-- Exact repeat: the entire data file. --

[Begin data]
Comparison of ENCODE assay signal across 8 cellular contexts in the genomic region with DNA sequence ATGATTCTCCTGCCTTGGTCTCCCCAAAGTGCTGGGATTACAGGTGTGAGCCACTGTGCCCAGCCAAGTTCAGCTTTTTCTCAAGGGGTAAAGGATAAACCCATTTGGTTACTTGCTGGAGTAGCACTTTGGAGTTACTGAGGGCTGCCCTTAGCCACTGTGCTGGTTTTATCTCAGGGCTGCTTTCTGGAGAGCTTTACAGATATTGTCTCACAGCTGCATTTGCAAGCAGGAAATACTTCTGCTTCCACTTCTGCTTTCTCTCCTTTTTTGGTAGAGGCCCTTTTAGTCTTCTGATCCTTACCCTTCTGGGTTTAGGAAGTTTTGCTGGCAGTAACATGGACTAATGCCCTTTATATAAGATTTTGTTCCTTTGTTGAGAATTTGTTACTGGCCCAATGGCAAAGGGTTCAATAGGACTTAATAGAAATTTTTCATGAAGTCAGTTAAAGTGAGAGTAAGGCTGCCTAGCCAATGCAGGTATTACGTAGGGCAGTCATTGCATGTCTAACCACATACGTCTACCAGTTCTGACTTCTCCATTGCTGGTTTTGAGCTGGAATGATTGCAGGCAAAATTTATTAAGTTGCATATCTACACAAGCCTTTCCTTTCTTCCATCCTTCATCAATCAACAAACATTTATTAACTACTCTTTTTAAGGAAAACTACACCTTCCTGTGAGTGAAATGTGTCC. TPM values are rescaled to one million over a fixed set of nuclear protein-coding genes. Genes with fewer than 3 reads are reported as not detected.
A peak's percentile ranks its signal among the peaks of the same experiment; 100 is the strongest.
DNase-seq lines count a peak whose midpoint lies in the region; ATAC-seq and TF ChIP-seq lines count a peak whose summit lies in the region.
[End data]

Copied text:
Comparison of ENCODE assay signal across 8 cellular contexts in the genomic region with DNA sequence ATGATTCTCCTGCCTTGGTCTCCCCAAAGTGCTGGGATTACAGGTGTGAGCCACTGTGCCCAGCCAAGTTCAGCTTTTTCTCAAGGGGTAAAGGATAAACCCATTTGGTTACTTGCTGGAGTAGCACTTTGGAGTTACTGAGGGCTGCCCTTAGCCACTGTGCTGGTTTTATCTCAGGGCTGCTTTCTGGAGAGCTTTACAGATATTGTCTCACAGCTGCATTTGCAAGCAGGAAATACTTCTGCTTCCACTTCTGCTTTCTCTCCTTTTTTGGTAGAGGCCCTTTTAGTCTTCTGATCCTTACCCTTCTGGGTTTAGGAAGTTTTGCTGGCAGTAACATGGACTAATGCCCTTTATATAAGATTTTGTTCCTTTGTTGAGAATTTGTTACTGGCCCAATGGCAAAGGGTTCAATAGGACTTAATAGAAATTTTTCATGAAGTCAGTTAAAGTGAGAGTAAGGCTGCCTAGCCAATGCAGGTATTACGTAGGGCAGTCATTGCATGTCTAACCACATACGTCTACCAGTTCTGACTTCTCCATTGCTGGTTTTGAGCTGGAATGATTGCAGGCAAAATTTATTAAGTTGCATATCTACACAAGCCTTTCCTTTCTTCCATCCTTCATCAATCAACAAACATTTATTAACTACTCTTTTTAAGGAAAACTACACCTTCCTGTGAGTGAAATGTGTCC. TPM values are rescaled to one million over a fixed set of nuclear protein-coding genes. Genes with fewer than 3 reads are reported as not detected.
A peak's percentile ranks its signal among the peaks of the same experiment; 100 is the strongest.
DNase-seq lines count a peak whose midpoint lies in the region; ATAC-seq and TF ChIP-seq lines count a peak whose summit lies in the region.